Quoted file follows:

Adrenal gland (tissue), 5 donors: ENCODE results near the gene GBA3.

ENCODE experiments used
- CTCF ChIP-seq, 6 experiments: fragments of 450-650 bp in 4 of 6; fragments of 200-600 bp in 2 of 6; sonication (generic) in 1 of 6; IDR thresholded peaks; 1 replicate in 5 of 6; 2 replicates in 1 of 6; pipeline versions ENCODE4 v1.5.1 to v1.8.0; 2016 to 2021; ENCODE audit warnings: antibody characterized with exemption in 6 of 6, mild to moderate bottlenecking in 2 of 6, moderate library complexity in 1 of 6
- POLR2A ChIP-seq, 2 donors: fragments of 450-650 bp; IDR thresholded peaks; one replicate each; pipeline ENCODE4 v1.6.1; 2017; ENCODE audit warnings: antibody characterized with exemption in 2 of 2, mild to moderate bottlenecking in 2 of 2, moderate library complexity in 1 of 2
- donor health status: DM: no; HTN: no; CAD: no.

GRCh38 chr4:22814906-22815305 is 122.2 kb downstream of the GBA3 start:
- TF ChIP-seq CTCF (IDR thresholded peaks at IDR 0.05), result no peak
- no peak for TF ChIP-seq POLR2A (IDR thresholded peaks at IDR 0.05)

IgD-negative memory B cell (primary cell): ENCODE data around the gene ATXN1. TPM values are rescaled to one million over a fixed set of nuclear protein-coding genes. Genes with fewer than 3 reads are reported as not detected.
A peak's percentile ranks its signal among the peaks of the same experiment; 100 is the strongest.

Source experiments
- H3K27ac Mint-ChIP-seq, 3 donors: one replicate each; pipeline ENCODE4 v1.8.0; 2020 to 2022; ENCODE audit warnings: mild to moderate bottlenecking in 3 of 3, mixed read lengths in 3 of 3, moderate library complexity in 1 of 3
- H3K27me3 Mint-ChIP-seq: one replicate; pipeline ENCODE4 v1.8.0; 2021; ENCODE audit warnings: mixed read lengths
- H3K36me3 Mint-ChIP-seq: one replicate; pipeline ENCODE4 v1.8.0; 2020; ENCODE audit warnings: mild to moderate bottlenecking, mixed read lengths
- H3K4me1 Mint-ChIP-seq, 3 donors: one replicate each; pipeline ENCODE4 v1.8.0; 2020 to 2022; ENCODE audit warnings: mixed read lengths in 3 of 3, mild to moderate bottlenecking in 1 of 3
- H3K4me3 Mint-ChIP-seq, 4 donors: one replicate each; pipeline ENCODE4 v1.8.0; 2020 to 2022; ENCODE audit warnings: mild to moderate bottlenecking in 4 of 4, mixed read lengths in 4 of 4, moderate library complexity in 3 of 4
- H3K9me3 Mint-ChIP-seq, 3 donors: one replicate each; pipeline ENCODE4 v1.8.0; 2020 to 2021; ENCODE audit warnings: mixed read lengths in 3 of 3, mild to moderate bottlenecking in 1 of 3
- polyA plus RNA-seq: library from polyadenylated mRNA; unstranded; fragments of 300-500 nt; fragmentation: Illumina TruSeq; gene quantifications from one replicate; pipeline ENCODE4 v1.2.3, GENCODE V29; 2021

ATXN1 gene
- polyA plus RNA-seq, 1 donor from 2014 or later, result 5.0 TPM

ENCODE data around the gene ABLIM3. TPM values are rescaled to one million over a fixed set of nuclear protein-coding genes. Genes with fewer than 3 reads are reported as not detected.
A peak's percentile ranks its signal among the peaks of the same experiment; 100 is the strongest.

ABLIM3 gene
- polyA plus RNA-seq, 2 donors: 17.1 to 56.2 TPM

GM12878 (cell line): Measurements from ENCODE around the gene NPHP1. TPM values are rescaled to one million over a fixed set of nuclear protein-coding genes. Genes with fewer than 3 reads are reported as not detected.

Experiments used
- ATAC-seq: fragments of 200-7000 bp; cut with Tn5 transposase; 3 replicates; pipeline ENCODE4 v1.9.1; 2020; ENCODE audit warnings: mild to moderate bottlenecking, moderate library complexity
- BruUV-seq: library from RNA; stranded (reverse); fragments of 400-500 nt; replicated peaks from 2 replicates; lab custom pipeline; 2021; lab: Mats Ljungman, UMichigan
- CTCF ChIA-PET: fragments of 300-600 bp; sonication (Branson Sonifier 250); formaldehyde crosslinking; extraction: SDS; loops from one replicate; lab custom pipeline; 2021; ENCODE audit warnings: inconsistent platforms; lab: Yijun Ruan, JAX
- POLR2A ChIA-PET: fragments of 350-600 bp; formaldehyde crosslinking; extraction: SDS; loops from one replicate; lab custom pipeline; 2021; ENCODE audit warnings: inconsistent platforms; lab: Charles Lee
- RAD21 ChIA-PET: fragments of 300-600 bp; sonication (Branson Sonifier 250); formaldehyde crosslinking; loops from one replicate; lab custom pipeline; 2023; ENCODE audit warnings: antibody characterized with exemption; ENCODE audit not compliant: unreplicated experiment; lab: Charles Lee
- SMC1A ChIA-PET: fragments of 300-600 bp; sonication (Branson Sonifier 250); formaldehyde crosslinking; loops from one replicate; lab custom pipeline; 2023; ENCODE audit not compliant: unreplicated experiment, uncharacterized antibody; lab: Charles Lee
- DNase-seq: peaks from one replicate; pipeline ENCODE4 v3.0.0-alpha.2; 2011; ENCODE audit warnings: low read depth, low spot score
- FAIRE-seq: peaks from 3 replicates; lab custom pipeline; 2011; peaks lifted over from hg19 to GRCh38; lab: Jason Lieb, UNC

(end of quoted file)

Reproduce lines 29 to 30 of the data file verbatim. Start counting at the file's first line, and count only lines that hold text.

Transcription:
- CTCF ChIA-PET: fragments of 300-600 bp; sonication (Branson Sonifier 250); formaldehyde crosslinking; extraction: SDS; loops from one replicate; lab custom pipeline; 2021; ENCODE audit warnings: inconsistent platforms; lab: Yijun Ruan, JAX
- POLR2A ChIA-PET: fragments of 350-600 bp; formaldehyde crosslinking; extraction: SDS; loops from one replicate; lab custom pipeline; 2021; ENCODE audit warnings: inconsistent platforms; lab: Charles Lee